even as the company cuts down on under performing brands across all its major geographies and focuses the majority of its resources towards growing flagship brands such as Yardley and Santoor, a top company executive said.
In an interview, Wipro consumer care and lighting CEO Vineet Agrawal said that the company had also been grappling with the negative impact of currency fluctuations over the past year or two and hence had been slightly delayed in reaching the $1 billion mark. For the latest fiscal, the company expects to end with about Rs 6,000 crore (about $901 million) in revenue. The company currently generates about 51% of overall revenues from international markets.
“In the next one year, we should hit that ($1 billion) figure. Next year we should, unless something happens to the currency. Last year we could’ve hit that number if the currency had stayed stable,” Agrawal told ET. “For example, the Malaysian currency crashed the average currency impact last year versus the US dollar was about 20%. So, that was a big impact on business.”
Wipro Consumer Care and Lighting, which demerged from Wipro’s core IT business in November 2012, has over the past few years also cut down on a number of its brands and products, as the company wants to focus on select flagship brands.
“For example, when we took over Unza we had 48 brands. We’ve brought it down to 22. That’s been a big cut down. That’s overall. But in each country, we’ve cut down for instance, in Middle East we used to have 7-8 brands. We’ve cut down to 1. And now we’re adding two more. And in Unza, we’ve actually grown revenues not by adding brands, but by deleting brands,” said Agrawal, who took charge of Wipro’s consumer business in 2002.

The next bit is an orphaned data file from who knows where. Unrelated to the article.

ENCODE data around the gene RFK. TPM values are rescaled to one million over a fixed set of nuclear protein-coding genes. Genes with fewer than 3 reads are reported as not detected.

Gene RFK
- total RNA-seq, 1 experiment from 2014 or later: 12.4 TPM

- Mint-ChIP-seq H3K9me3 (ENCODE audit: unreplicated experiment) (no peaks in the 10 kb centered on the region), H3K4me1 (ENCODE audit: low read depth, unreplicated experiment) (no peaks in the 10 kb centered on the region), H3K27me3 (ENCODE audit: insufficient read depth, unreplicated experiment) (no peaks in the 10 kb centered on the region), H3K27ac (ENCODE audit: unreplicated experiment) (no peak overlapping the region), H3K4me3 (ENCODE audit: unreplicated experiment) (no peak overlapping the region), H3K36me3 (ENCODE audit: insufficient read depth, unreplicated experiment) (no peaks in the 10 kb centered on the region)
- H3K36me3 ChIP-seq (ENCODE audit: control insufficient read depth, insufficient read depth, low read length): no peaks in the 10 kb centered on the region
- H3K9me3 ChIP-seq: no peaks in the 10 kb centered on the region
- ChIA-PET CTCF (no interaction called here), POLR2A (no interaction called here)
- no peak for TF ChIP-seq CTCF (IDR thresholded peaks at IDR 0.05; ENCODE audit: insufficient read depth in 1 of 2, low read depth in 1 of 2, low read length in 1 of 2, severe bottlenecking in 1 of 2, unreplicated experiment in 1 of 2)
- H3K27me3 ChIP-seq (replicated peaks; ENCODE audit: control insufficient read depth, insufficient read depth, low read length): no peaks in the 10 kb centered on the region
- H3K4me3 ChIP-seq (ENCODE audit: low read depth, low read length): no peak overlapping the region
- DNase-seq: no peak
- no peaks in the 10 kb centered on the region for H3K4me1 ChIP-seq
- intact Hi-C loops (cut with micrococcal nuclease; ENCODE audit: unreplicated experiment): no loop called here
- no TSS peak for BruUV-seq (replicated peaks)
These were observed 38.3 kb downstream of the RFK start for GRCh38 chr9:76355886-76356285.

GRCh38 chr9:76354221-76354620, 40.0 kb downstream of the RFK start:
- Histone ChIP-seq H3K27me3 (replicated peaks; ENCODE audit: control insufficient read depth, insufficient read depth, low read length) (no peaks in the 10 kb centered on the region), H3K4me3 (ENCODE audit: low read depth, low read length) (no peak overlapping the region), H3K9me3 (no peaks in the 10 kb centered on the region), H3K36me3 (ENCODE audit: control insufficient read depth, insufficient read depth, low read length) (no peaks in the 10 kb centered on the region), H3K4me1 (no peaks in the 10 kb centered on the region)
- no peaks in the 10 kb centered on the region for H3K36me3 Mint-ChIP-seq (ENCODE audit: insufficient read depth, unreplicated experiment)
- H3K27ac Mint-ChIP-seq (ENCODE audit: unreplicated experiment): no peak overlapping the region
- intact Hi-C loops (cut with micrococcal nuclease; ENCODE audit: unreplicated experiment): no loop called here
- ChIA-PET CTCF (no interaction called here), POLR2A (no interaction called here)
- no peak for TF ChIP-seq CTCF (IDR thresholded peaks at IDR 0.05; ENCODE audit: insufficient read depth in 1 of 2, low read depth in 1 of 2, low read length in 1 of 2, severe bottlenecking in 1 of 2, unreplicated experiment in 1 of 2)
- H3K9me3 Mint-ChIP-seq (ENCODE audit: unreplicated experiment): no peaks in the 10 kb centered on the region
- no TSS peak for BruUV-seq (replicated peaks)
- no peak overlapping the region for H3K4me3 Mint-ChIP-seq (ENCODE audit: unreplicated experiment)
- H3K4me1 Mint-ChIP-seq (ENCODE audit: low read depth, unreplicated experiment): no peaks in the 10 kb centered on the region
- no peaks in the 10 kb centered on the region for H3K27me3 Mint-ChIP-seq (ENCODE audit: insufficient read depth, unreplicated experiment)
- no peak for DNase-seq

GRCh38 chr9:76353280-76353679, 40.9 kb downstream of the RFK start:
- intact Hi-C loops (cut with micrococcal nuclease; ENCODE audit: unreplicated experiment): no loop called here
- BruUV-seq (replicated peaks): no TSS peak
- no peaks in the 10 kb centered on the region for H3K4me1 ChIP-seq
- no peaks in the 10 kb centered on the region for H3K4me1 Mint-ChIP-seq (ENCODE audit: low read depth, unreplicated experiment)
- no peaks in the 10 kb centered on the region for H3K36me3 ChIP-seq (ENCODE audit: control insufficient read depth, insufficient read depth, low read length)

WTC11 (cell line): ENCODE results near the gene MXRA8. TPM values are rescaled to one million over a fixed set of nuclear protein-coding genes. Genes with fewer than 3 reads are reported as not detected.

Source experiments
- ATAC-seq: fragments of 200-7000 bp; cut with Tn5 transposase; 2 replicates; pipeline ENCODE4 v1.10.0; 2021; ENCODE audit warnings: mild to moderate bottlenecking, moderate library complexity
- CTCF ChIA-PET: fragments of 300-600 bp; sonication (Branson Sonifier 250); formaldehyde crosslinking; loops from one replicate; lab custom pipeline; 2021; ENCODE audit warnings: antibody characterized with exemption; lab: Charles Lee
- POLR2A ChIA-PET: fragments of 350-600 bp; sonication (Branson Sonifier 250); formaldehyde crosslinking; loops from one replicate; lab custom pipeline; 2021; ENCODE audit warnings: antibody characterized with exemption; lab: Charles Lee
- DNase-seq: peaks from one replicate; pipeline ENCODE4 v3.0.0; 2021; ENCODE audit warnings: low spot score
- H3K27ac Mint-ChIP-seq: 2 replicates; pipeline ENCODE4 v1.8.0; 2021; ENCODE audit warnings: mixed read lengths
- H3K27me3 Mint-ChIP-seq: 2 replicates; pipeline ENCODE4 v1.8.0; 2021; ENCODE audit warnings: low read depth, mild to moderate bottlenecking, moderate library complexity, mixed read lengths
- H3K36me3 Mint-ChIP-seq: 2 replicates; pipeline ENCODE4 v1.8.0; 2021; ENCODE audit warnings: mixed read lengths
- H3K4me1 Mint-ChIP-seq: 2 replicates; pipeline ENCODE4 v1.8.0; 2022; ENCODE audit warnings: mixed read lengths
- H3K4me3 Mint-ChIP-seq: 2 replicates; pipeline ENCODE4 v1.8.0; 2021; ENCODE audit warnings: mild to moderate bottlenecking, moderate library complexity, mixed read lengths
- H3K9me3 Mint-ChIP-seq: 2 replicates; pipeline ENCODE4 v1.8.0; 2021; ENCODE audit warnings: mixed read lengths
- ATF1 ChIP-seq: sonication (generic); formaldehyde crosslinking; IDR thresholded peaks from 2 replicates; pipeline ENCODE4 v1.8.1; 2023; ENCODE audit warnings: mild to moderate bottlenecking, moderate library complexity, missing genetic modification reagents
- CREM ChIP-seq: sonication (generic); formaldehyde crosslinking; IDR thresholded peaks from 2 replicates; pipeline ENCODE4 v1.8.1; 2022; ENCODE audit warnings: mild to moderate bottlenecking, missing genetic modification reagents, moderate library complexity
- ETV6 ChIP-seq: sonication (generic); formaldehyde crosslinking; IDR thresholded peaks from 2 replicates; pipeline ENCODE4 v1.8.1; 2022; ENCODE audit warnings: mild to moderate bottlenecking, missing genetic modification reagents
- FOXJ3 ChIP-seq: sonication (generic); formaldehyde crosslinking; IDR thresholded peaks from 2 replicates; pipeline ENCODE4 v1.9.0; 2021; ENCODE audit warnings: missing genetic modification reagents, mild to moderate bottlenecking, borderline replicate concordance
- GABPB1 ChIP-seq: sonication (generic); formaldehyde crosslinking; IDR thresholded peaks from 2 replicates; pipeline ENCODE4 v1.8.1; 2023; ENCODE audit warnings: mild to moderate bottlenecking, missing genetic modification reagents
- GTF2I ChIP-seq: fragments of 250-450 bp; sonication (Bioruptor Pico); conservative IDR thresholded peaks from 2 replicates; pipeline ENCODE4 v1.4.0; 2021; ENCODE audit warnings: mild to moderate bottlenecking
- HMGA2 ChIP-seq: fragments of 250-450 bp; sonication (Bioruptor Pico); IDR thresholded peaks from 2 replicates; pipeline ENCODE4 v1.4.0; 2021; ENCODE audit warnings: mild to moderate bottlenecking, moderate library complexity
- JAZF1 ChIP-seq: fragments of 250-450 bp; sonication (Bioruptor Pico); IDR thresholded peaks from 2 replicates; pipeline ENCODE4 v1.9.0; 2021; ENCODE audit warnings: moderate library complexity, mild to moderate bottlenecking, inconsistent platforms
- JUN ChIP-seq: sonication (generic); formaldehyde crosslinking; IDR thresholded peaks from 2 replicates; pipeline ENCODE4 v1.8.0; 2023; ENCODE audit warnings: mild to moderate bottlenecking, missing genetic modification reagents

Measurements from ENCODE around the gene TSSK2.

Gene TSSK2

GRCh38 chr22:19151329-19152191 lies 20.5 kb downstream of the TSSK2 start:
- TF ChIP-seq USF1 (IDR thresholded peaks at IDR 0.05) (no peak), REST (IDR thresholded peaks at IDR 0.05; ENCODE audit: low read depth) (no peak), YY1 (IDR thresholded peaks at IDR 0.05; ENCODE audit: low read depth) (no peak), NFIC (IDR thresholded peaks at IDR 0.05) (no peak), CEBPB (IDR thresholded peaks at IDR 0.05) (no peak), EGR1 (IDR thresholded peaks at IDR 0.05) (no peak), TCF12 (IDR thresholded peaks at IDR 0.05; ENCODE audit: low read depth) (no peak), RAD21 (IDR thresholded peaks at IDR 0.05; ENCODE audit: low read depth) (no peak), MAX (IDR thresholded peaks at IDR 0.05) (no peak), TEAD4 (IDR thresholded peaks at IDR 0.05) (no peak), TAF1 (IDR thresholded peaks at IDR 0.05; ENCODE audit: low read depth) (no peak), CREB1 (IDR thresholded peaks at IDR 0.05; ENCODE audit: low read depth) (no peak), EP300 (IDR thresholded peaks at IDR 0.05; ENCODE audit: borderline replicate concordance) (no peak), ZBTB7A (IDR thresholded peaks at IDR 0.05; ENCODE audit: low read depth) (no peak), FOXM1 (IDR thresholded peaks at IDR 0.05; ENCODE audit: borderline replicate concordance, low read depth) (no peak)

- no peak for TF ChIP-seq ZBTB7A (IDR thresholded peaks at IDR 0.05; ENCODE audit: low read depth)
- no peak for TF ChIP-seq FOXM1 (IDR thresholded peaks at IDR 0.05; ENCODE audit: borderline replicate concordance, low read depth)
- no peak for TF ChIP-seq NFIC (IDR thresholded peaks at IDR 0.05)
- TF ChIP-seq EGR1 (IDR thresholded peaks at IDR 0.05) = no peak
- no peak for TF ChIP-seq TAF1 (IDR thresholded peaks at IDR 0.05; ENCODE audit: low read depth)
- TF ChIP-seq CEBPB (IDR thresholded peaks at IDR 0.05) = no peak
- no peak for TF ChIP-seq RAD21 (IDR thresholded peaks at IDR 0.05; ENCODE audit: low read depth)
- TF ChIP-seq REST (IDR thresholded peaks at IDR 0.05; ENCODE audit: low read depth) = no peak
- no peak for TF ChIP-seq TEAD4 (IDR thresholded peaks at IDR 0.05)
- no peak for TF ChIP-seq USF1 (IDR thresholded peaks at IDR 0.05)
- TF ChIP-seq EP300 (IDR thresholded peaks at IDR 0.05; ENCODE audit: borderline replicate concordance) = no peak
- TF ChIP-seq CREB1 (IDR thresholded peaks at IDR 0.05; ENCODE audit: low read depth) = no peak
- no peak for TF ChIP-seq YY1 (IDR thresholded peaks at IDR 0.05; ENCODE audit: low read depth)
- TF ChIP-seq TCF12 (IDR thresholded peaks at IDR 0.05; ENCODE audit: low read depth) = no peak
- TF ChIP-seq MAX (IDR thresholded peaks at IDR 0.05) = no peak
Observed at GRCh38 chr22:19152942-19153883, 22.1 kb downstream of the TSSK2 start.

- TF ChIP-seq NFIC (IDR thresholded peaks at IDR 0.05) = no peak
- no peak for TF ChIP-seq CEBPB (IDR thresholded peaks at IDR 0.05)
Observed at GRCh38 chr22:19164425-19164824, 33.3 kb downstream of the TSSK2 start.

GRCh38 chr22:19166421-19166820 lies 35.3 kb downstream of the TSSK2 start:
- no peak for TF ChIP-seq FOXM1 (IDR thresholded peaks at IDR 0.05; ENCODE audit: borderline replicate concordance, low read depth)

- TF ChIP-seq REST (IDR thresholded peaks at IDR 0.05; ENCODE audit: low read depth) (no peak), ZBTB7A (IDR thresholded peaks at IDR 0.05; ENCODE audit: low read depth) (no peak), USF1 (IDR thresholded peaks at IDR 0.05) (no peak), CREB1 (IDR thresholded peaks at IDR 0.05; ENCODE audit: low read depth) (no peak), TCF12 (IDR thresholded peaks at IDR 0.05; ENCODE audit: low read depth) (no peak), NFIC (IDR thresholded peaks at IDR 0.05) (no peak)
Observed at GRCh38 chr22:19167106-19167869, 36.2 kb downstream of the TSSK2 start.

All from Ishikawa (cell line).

“We’ve cut down on brands to ensure we get more focused and grow them by doing a focused strategy rather than spreading ourselves thin,” he said. Wipro acquired Singapore based Unza in 2007 for $246 million. Wipro’s consumer flagship Santoor brand also continues to perform strongly and currently holds the third position in the market, Agrawal said. Since the company demerged from Wipro’s core IT business in 2012, it has also revamped and strengthened its corporate, finance and legal teams.
“As an overall Wipro Enterprises, we’ve developed a corporate team, separate legal team (which mirrored what we had earlier in Wipro). Overall there has been a change, but not in individual businesses,” said Agrawal.
At the time Bengaluru-based Wipro Consumer Care and Lighting separated from the core IT business, it contributed about 10% of overall revenues, or about? 4,000 crore. “The organisation has grown well, let’s say from 2002-03 when we were about? 300 crore. While the numbers are not out yet, I assume we’ll be almost a shade under? 6,000 crore. We’ve grown 20 times in the last 13 years. We’ve grown organically and inorganically,” Agrawal said.
Agrawal said that the company would, with its aggressive acquisition strategy and not spare any resources and restrict itself, if it saw opportunities worth pursuing.
“From a size perspective, we don’t want to waste time chasing something very small. We have a lot of cash on our books. Given the strength of our balance sheet we can raise loans fairly easily. From an employee strength perspective, we’re about 8500 people. That’s not a constraint for us,” Agrawal said. “We will continue to do acquisitions, especially in countries like China. We won’t acquire in a developed country,” he added.